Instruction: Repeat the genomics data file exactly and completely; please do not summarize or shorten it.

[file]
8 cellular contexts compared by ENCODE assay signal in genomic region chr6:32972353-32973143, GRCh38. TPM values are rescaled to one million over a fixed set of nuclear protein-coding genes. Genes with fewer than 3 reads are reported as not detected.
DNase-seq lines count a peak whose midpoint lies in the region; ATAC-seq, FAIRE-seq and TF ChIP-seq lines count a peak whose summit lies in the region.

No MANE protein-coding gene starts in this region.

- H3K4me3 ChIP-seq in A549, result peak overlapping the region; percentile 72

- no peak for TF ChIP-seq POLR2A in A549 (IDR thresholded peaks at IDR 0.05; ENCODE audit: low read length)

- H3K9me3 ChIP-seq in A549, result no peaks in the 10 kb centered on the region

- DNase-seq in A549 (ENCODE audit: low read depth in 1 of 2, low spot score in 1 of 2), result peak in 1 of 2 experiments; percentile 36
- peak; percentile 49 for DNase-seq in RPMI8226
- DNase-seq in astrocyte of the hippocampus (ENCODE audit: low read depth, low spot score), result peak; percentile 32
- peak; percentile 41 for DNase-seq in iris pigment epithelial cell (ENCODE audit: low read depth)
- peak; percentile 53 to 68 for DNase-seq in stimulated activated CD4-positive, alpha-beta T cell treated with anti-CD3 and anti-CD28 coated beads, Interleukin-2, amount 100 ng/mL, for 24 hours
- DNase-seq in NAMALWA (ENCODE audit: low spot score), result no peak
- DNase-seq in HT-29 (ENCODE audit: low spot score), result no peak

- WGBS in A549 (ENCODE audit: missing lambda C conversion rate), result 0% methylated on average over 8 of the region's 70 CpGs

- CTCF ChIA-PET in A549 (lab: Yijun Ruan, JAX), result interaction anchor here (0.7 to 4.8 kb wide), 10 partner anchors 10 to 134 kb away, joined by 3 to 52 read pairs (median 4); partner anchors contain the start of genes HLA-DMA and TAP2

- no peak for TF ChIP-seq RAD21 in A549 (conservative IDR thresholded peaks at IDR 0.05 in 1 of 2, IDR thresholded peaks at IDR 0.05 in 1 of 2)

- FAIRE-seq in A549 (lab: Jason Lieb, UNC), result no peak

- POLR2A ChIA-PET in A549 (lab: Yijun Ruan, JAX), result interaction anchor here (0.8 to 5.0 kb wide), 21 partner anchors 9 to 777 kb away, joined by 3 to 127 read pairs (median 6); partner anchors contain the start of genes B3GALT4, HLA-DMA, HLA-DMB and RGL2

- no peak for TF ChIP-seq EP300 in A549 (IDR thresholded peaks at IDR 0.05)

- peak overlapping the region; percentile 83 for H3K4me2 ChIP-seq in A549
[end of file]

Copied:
8 cellular contexts compared by ENCODE assay signal in genomic region chr6:32972353-32973143, GRCh38. TPM values are rescaled to one million over a fixed set of nuclear protein-coding genes. Genes with fewer than 3 reads are reported as not detected.
DNase-seq lines count a peak whose midpoint lies in the region; ATAC-seq, FAIRE-seq and TF ChIP-seq lines count a peak whose summit lies in the region.

No MANE protein-coding gene starts in this region.

- H3K4me3 ChIP-seq in A549, result peak overlapping the region; percentile 72

- no peak for TF ChIP-seq POLR2A in A549 (IDR thresholded peaks at IDR 0.05; ENCODE audit: low read length)

- H3K9me3 ChIP-seq in A549, result no peaks in the 10 kb centered on the region

- DNase-seq in A549 (ENCODE audit: low read depth in 1 of 2, low spot score in 1 of 2), result peak in 1 of 2 experiments; percentile 36
- peak; percentile 49 for DNase-seq in RPMI8226
- DNase-seq in astrocyte of the hippocampus (ENCODE audit: low read depth, low spot score), result peak; percentile 32
- peak; percentile 41 for DNase-seq in iris pigment epithelial cell (ENCODE audit: low read depth)
- peak; percentile 53 to 68 for DNase-seq in stimulated activated CD4-positive, alpha-beta T cell treated with anti-CD3 and anti-CD28 coated beads, Interleukin-2, amount 100 ng/mL, for 24 hours
- DNase-seq in NAMALWA (ENCODE audit: low spot score), result no peak
- DNase-seq in HT-29 (ENCODE audit: low spot score), result no peak

- WGBS in A549 (ENCODE audit: missing lambda C conversion rate), result 0% methylated on average over 8 of the region's 70 CpGs

- CTCF ChIA-PET in A549 (lab: Yijun Ruan, JAX), result interaction anchor here (0.7 to 4.8 kb wide), 10 partner anchors 10 to 134 kb away, joined by 3 to 52 read pairs (median 4); partner anchors contain the start of genes HLA-DMA and TAP2

- no peak for TF ChIP-seq RAD21 in A549 (conservative IDR thresholded peaks at IDR 0.05 in 1 of 2, IDR thresholded peaks at IDR 0.05 in 1 of 2)

- FAIRE-seq in A549 (lab: Jason Lieb, UNC), result no peak

- POLR2A ChIA-PET in A549 (lab: Yijun Ruan, JAX), result interaction anchor here (0.8 to 5.0 kb wide), 21 partner anchors 9 to 777 kb away, joined by 3 to 127 read pairs (median 6); partner anchors contain the start of genes B3GALT4, HLA-DMA, HLA-DMB and RGL2

- no peak for TF ChIP-seq EP300 in A549 (IDR thresholded peaks at IDR 0.05)

- peak overlapping the region; percentile 83 for H3K4me2 ChIP-seq in A549